What is the Immaculate Conception?


But Mary said to the angel,
“How can this be,
since I have no relations with a man?”
And the angel said to her in reply,
“The Holy Spirit will come upon you,
and the power of the Most High will overshadow you.
Therefore the child to be born
will be called holy, the Son of God.

                                         Luke 1:34–35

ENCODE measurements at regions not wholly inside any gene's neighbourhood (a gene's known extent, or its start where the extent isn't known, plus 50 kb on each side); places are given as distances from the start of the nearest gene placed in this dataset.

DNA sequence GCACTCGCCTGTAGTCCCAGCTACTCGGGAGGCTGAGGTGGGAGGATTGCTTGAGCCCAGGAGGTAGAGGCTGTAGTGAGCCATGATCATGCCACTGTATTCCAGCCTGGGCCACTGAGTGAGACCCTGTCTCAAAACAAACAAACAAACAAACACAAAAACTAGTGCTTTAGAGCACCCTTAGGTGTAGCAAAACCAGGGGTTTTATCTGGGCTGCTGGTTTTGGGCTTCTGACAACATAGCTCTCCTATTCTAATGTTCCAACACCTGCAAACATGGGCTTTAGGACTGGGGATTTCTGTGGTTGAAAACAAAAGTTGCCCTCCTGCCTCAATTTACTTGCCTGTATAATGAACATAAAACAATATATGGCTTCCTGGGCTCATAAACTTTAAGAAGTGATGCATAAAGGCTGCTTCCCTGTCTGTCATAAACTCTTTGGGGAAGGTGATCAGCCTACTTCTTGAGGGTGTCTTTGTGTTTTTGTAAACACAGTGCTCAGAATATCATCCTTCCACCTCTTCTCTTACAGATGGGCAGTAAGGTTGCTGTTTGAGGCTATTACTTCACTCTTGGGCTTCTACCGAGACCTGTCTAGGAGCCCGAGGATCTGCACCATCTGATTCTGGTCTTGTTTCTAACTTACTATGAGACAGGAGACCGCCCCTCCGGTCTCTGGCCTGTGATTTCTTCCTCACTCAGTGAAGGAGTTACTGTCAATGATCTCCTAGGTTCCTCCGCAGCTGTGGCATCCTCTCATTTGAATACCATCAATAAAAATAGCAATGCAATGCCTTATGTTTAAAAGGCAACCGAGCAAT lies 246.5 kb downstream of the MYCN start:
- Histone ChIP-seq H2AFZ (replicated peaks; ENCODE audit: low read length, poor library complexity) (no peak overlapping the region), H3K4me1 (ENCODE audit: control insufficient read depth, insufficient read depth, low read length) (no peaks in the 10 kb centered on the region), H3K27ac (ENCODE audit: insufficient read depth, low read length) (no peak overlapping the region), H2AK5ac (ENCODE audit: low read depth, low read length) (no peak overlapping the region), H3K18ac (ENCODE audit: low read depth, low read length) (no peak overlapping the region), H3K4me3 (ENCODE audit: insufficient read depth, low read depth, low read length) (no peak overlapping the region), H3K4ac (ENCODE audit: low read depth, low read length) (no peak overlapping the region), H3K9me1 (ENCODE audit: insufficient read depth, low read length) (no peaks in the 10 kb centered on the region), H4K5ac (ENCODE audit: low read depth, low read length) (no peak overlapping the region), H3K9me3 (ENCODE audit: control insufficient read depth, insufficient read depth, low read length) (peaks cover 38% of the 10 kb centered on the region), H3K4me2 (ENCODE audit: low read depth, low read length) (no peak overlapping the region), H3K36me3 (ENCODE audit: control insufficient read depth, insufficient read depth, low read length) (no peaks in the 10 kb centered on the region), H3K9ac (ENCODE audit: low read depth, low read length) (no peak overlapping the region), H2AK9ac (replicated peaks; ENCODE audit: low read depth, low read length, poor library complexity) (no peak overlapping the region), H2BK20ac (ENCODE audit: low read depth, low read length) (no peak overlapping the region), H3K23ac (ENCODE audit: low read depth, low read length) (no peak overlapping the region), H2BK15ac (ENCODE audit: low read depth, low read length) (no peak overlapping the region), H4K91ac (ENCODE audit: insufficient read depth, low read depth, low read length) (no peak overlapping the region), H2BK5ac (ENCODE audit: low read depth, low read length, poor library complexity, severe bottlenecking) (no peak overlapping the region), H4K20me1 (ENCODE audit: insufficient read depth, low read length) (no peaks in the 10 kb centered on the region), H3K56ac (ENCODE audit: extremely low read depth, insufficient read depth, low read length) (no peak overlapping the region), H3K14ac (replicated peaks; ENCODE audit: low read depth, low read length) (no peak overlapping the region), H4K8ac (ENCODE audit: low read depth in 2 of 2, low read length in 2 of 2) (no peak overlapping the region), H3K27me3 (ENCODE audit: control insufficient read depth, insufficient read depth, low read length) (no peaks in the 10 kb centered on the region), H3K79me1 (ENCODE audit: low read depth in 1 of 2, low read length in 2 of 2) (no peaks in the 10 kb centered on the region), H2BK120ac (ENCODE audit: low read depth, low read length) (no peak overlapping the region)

The place of Mary in God’s economy of salvation is anchored in the Gospel of Luke, in which the things Mary had hidden in her heart were made part of the revealed literature of the Church (Luke 2:19).   There is found the account of God’s sending the archangel Michael to Nazareth in Galilee to a virgin named Mary.   The angel’s message was “You will conceive in your womb and bear a son and you shall call His name Jesus.  He will be great and will be called a son of the most High, and the Lord will give Him the throne of His father David and of His kingdom there will be no end” (Luke 1:32).  To the Virgin’s question, “How can this be, since I have no relations with a man.”, the angel replied.  “The holy Spirit will come upon you and the power of the Most High will overshadow you, therefore the child to be born will be called holy, the Son of God” (Luke 1:35)  Perhaps forty years after Luke wrote, Ignatius, bishop of Antioch, wrote to the Ephesians describing the three mysteries that defeated Satan:  Mary’s virginity, her childbearing, and the death of the Lord.   Nor did it when after forty years Saint Justin Martyr wrote that Mary had been a second Eve, which was further developed by Saint Irenaeus in his long Refutation of Gnosticism in 185.   Sacred Scripture declared Jesus to be “in every respect tempted as we are yet without sin” (Hebrews 4:15), but the question of the origin of His sinless humanity did not come up.